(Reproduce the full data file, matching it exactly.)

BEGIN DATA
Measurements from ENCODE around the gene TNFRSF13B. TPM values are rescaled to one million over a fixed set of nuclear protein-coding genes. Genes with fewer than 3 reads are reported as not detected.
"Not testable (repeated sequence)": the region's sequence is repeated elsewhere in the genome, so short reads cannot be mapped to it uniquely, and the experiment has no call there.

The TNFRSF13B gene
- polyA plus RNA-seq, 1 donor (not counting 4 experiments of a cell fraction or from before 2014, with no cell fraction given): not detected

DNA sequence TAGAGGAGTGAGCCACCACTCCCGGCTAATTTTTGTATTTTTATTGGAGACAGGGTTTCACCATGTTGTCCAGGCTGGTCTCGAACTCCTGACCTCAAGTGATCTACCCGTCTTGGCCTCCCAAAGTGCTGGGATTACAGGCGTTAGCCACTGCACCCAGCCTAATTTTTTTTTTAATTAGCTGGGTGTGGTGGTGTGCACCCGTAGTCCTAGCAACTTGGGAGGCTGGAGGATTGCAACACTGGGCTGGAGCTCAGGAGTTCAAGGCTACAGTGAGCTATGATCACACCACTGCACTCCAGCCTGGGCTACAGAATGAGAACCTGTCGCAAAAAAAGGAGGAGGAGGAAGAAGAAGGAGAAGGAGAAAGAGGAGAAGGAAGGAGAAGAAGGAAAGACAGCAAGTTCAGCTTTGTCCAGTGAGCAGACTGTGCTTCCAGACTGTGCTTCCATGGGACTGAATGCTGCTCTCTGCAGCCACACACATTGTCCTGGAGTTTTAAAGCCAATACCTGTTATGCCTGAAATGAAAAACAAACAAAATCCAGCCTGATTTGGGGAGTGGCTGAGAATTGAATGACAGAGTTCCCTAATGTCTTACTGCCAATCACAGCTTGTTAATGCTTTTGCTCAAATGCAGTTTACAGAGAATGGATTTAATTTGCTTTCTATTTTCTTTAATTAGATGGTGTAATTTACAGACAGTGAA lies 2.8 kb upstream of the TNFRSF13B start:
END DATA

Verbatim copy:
Measurements from ENCODE around the gene TNFRSF13B. TPM values are rescaled to one million over a fixed set of nuclear protein-coding genes. Genes with fewer than 3 reads are reported as not detected.
"Not testable (repeated sequence)": the region's sequence is repeated elsewhere in the genome, so short reads cannot be mapped to it uniquely, and the experiment has no call there.

The TNFRSF13B gene
- polyA plus RNA-seq, 1 donor (not counting 4 experiments of a cell fraction or from before 2014, with no cell fraction given): not detected

DNA sequence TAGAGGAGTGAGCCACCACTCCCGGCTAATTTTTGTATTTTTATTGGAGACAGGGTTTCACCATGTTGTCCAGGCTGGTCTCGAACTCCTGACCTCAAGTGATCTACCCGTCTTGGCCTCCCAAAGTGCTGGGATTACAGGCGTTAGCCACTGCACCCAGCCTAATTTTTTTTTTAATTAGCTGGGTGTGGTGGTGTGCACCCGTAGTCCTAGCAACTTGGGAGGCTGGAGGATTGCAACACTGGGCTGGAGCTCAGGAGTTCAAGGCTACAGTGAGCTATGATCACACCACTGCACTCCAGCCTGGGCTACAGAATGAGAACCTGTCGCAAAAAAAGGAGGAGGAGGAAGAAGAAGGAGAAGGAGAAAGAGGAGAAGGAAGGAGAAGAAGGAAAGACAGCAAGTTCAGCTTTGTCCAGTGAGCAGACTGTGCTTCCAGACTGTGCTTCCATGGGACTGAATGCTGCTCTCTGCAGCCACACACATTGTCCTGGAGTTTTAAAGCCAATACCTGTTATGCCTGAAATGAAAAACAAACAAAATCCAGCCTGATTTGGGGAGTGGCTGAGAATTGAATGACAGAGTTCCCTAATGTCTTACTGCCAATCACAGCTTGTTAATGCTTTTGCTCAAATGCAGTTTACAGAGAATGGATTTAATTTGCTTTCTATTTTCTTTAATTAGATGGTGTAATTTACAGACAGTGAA lies 2.8 kb upstream of the TNFRSF13B start: